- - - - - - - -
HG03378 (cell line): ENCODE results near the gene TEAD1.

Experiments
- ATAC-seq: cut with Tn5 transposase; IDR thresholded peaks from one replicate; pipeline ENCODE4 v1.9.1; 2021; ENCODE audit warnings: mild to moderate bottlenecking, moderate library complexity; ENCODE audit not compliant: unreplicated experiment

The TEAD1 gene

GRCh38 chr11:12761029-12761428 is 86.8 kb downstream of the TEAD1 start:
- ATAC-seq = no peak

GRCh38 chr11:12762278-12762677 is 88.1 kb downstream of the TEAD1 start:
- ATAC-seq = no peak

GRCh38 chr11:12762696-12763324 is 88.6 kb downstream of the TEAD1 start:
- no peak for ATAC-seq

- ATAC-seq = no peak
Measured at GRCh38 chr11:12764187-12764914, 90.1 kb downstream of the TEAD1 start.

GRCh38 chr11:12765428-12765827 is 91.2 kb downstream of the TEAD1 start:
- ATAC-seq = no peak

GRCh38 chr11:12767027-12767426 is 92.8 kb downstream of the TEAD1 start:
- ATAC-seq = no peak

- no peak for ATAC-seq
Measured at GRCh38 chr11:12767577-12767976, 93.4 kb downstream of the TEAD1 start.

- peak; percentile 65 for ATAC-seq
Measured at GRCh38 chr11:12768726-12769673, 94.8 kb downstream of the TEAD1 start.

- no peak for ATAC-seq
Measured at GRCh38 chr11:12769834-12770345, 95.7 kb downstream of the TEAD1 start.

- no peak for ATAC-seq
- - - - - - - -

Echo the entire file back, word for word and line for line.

HG03378 (cell line): ENCODE results near the gene TEAD1.

Experiments
- ATAC-seq: cut with Tn5 transposase; IDR thresholded peaks from one replicate; pipeline ENCODE4 v1.9.1; 2021; ENCODE audit warnings: mild to moderate bottlenecking, moderate library complexity; ENCODE audit not compliant: unreplicated experiment

The TEAD1 gene

GRCh38 chr11:12761029-12761428 is 86.8 kb downstream of the TEAD1 start:
- ATAC-seq = no peak

GRCh38 chr11:12762278-12762677 is 88.1 kb downstream of the TEAD1 start:
- ATAC-seq = no peak

GRCh38 chr11:12762696-12763324 is 88.6 kb downstream of the TEAD1 start:
- no peak for ATAC-seq

- ATAC-seq = no peak
Measured at GRCh38 chr11:12764187-12764914, 90.1 kb downstream of the TEAD1 start.

GRCh38 chr11:12765428-12765827 is 91.2 kb downstream of the TEAD1 start:
- ATAC-seq = no peak

GRCh38 chr11:12767027-12767426 is 92.8 kb downstream of the TEAD1 start:
- ATAC-seq = no peak

- no peak for ATAC-seq
Measured at GRCh38 chr11:12767577-12767976, 93.4 kb downstream of the TEAD1 start.

- peak; percentile 65 for ATAC-seq
Measured at GRCh38 chr11:12768726-12769673, 94.8 kb downstream of the TEAD1 start.

- no peak for ATAC-seq
Measured at GRCh38 chr11:12769834-12770345, 95.7 kb downstream of the TEAD1 start.

- no peak for ATAC-seq